On Wednesday, the Trump administration released its final rule regarding short-term, limited-duration insurance coverage. For all critics’ carping about how short-term coverage epitomizes “junk insurance,” these plans will provide another option for individuals who find Obamacare-compliant policies unattractive and unaffordable.
Pros and Cons of the Rule
The Cato Institute’s Michael Cannon lists a good summary of the rule’s benefits. At a time when the market for unsubsidized coverage away from the exchanges has dropped by nearly 40 percent, short-term plans will allow individuals who find Obamacare-compliant coverage unaffordable to purchase coverage.
Whereas the Obama administration defined “consumer protections” as “protecting people from being a consumer” of anything other than exchange plans, the Trump administration’s rule allows consumers to buy coverage that actually protects them from future harmful health events.
That said, the rule brings with it two notable drawbacks. First, the administration believes it could raise federal spending by $28.2 billion over a decade. The estimate comes because some healthy people likely will leave the exchanges to buy more affordable short-term coverage, raising premiums—and thus premium subsidies—for those who remain in Obamacare-compliant plans. While the Congressional Budget Office estimated a much smaller (and slightly positive) fiscal impact, the rule could end up increasing spending at a time when the federal government has racked up $21 trillion in debt (and counting).
Second, the rule doesn’t repeal Obamacare—an obvious statement, but one with important implications. Another president can easily revoke the Trump administration’s actions, and the next Democrat will almost certainly do just that. While helpful, the rule itself should not serve as an excuse for Congress not to take action to repeal Obamacare’s harmful regulations—because if you like your short-term plan, and Congress does nothing, you probably won’t be able to keep it.
What’s the Real ‘Junk Insurance’?
But as I wrote last week, Kofman has refused to buy an Obamacare plan, because she claims she requires an employer subsidy—this despite making more than $217,000 per year. Given her sizable income, Kofman must not think exchange policies unaffordable, even without an employer subsidy.
After all, the Exchange Authority recently endorsed, and the District enacted, a mandate requiring people with far less income than her—that is, people like me—to buy unsubsidized coverage or pay a tax. Why does she not buy the insurance policies she sells—because she considers them “junk insurance?”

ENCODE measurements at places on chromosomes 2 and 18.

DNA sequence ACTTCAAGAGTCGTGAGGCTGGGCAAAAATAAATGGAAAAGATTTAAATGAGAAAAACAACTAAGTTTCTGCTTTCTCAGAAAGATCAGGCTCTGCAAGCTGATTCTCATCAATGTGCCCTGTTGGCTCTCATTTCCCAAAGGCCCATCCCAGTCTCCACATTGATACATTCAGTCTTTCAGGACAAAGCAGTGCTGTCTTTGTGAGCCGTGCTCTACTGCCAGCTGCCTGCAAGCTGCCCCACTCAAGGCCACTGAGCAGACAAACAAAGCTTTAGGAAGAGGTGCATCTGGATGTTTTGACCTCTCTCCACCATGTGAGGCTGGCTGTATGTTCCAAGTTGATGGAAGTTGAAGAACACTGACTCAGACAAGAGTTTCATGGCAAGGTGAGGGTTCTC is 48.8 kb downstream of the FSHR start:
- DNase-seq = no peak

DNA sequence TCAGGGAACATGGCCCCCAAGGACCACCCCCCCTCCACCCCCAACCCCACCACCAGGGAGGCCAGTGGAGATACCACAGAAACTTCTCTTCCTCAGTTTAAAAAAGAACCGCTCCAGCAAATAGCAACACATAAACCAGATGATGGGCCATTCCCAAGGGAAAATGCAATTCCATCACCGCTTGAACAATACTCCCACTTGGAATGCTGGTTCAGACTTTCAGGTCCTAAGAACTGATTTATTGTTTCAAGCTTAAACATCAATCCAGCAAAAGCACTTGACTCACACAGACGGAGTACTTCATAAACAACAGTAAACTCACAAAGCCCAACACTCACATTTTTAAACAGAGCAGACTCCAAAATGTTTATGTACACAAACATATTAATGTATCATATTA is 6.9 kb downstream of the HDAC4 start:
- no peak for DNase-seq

She’s not alone. At a briefing last month, Sara Collins, a vice president at the Commonwealth Fund, asked whether short-term plans and other non-Obamacare policies would have “warning labels on them.” Collins neglected to provide a warning of her own: She has not purchased an exchange plan. Lest one think she cannot afford to do so, Commonwealth’s tax filings reveal that for the 12 months ending in June 2017, Collins received $334,353 in total compensation (including benefits).
I consider the very definition of “junk insurance” a policy that one encourages others to buy but refuses to purchase. On that, Corlette has a sterling track record. At a 2016 briefing, her presentation included a bullet point about the need to increase exchange sign-ups. She went further in her oral remarks: “I think it’s critical to do everything we can do boost enrollment.”
But when I asked Corlette at that same 2016 briefing if she had taken her own advice and bought an exchange plan, I received a song-and-dance about her life as a “spoiled academic.” Lest anyone think her unfeeling, however, she allowed that “I do try to think about” individuals without employer-sponsored coverage when designing insurance coverage standards.
Principles Versus Power
That’s the point. If Obamacare advocates thought achieving the law’s goals was so critical, they would have put their money where their mouths are and enrolled in exchange plans long ago. For all liberals’ talk of solidarity and “We’re all in this together,” the unwillingness for individuals making hundreds of thousands per year to enroll in exchange coverage, even though they could easily afford to do so, astounds. Given their own failures to enroll, who are they to criticize President Trump for “sabotaging” the law?
In their quiet moments, people like Kofman, Collins, and Corlette may wonder what strange confluence of events led the American people to elect Donald Trump, and empower him with the authority to dismantle their liberal paradise. But their failure to practice what they preach yields a ready answer: They need only look in the mirror.
This post was originally published at The Federalist.